The Internet Is Ruining Nora Ephron-Inspired ‘Meg Ryan Fall’ Autumn Aesthetic
I turn on my computer. I waited impatiently for it to launch. I went online and my breath hitched in my chest — until I heard three little words: “Meg Ryan Fall.”
As true followers of the Meg movement Ryan Fall will surely take note, this is a play on a line of words by Nora Ephron Friend‘Got Mail. Along When did Harry meet Sally? and Sleepless in Seattle, Friend‘Got Mail one of the three of Ephron Meg Ryan The rom-com inspired the annual trend we now call the “Nora Ephron Season” or more commonly Meg Ryan Fall.
I like to think that I was one of the earliest adopters of Meg Ryan Fall. I have vivid memories of the fall of 2012: I put on my favorite wool coat, plugged my headphones into my iPod Nano, and daydreamed about walking around my college campus as the uplifting tunes of “” Dreams” by The Cranberries lulls me into fantasies, like Meg, I too live in The Playful Version of Ephron on the Upper West Side. The world is full of possibilities: Maybe I’ll get a freshly made bagel from the friendly neighborhood bagel shop. Maybe I’ll fill my tote bag with fresh veggies from the outdoor market. Maybe I’ll catch the love of my life standing in line at the local coffee shop. Naturally, I chose to ignore the unsightly placement of Starbucks products in Ephron’s film.
Fast-forward a decade and there’s a new version of Meg Ryan Fall — and it’s everywhere. And everywhere, I mean all on social media. Over the past few September, my Twitter timeline has turned into a sea of Picture are from Movie about Meg Ryan by Ephron: warm-Meg, wrapped in chunky knitwearerrands-Meg holding a pumpkin and a tote bagstyle-Meg stroll through Central Park in golden autumn. On TikTok, hashtag has more than 600 million views and has hundreds video of the girls show off their best Meg Ryan looks, each with a fun Harry Connick Jr. or her iconic movie lines.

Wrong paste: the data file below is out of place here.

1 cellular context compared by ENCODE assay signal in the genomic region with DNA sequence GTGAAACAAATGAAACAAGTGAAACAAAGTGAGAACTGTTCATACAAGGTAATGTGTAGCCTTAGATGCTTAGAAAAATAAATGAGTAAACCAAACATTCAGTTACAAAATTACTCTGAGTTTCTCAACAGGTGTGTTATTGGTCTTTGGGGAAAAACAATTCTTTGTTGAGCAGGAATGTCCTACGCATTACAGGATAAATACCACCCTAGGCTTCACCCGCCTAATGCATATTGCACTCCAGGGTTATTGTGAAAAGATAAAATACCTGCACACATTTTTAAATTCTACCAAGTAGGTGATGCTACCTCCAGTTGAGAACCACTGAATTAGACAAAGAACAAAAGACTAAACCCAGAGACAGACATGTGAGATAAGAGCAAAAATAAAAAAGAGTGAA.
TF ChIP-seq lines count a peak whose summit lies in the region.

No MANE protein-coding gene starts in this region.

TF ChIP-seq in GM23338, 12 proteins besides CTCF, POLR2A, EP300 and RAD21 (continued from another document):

This year promises to be no different. “I can smell it,” a woman tweeted along with a picture of Meg wearing a turtleneck When did Harry meet Sally?. “It’s almost Nora season.”
Now viewed as an extension of the anointed Megan Thee Stallion Summer hot girl, Meg Ryan Fall revolves around the aesthetic of Ephron’s late ’80s, early ’90s rom-coms. All wool tailored trousers, structured jackets, leather Oxfords and oversized knitwear are set against the blurred backdrop of the burnt orange and reds of New York autumn. Visual cues are crucial to this contemporary iteration of Meg Ryan Fall; It’s all about having a perfect look for social media.
In theory, I like the idea of Meg Ryan Fall becoming a trend. In theory, I wholeheartedly support every video of a girl wearing a turtleneck and speaking after Sally’s New Year’s Eve speech, and every single tweet along with four pictures of Meg in the fall. But this year, as a few more months of Meg Ryan Fall quickly approach, I can’t help but feel that my beloved season-inspired trend has come to an end.